Cimarex’s plan for preventing blowouts – an uncontrolled release of oil that can cause fires and explosions and risk injuring or killing oilfield workers – wasn’t adequate, the BLM said. Nor had the company sufficiently described how groundwater would be protected from contamination during drilling and production. Cimarex’s fracking fluid for this project would contain hydrochloric acid and other toxic chemicals, according to FracFocus, the national hydraulic fracturing chemical registry.
The geologic workup, which would flag seismic risks, was incomplete as well.
Within days, Cimarex updated its application to address the BLM’s concerns. But then new snags developed. An environmental assessment by the BLM’s Oklahoma field office hadn’t yet been reviewed by higher-ups, records show.
Also, the drilling site was in a region that for centuries had been inhabited by the Cheyenne, Arapaho, Kiowa and other Native American tribes. By law, the BLM was required to prepare a report on the area’s archeological resources and seek comment from the U.S. Bureau of Indian Affairs and each of the 11 affected tribes. The permit would be delayed at least 60 days while theBLM reviewed the environmental assessment and consulted the tribes, the BLM’s Oklahoma office wrote on March 8.
An energy lobbyist gets results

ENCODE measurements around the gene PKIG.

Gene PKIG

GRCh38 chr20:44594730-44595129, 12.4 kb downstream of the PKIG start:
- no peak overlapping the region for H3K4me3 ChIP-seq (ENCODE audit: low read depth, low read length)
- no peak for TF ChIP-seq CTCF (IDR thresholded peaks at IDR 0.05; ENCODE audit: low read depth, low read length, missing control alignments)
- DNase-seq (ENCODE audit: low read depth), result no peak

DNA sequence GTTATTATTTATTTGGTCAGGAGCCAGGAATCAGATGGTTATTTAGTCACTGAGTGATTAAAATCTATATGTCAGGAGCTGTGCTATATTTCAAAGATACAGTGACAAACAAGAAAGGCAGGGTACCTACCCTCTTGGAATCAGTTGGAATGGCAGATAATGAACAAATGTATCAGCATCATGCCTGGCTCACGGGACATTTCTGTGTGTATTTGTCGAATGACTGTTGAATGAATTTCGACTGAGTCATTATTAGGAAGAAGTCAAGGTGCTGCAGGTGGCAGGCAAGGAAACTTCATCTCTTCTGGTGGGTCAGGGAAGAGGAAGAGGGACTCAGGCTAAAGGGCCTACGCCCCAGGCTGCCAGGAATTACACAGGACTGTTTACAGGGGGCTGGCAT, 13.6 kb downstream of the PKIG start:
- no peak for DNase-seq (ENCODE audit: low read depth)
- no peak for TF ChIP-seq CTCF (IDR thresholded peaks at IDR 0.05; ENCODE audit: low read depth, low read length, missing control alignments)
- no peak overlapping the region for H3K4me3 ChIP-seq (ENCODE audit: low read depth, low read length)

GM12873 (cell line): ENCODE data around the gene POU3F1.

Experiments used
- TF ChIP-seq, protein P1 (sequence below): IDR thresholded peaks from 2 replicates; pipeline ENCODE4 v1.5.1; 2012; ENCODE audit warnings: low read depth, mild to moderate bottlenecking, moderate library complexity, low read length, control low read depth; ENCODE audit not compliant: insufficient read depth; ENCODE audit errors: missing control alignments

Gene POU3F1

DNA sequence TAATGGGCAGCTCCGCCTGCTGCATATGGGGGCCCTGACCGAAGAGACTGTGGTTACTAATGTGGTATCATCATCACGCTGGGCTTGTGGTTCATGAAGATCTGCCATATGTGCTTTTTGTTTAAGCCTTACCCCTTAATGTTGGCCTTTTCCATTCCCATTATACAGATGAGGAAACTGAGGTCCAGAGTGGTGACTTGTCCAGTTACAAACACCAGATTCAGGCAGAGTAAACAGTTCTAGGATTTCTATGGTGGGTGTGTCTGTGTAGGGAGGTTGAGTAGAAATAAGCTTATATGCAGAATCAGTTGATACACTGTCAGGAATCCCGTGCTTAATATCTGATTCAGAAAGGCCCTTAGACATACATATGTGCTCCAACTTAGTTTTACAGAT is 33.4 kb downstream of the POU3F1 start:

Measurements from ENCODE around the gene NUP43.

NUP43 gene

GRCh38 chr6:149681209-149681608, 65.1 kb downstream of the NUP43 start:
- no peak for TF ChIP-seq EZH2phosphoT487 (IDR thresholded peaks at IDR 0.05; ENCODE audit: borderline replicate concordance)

On March 29, Jayme Cox, Cimarex’s government affairs chief, sought help from Samantha McDonald, a lobbyist for the petroleum association.
“We are having an incredibly hard time with the BLM getting an APD to drill in Oklahoma,” Cox wrote by email, using the acronym for “application for permit to drill.” “It’s crazy and we are about to lose a lease if we can (not) get it by the end of April,” she wrote.
Actually, the problem had nothing to do with the BLM oil and gas lease.
Instead, records show, Cimarex was worried it might violate an agreement the company had made with the landowners to begin drilling by April 30, 2017. At any rate, Interior Department officials didn’t question Cimarex’s urgency.
McDonald forwarded Cimarex’s complaint to MacGregor and Kathleen Benedetto, a former mining industry advocate who was a senior adviser inside the BLM. The lobbyist asked for help and repeated the claim that Cimarex’s lease was in jeopardy. She also congratulated the officials for their work on a Trump executive order, issued the previous day, that ordered government agencies to suspend or rescind any federal rules “that unnecessarily encumber energy production.”
MacGregor then took the problem to Michael Nedd, who had been named acting BLM director only three weeks before.
In announcing the promotion, Zinke, then interior secretary, had called Nedd “an energy guy” and said the department was now “in the energy business.” Nedd responded quickly to Cimarex’s request.